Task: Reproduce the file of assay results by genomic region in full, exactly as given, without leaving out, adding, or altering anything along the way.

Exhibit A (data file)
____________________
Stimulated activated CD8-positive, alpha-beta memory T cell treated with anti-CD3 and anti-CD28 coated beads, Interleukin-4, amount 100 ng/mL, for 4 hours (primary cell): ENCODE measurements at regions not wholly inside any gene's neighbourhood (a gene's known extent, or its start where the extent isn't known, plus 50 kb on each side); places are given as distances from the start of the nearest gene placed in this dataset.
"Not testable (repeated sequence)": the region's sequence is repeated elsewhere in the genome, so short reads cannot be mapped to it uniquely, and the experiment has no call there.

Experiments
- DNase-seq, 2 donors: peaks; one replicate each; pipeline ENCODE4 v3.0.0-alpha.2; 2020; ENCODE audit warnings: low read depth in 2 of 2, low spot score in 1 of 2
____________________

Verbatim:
Stimulated activated CD8-positive, alpha-beta memory T cell treated with anti-CD3 and anti-CD28 coated beads, Interleukin-4, amount 100 ng/mL, for 4 hours (primary cell): ENCODE measurements at regions not wholly inside any gene's neighbourhood (a gene's known extent, or its start where the extent isn't known, plus 50 kb on each side); places are given as distances from the start of the nearest gene placed in this dataset.
"Not testable (repeated sequence)": the region's sequence is repeated elsewhere in the genome, so short reads cannot be mapped to it uniquely, and the experiment has no call there.

Experiments
- DNase-seq, 2 donors: peaks; one replicate each; pipeline ENCODE4 v3.0.0-alpha.2; 2020; ENCODE audit warnings: low read depth in 2 of 2, low spot score in 1 of 2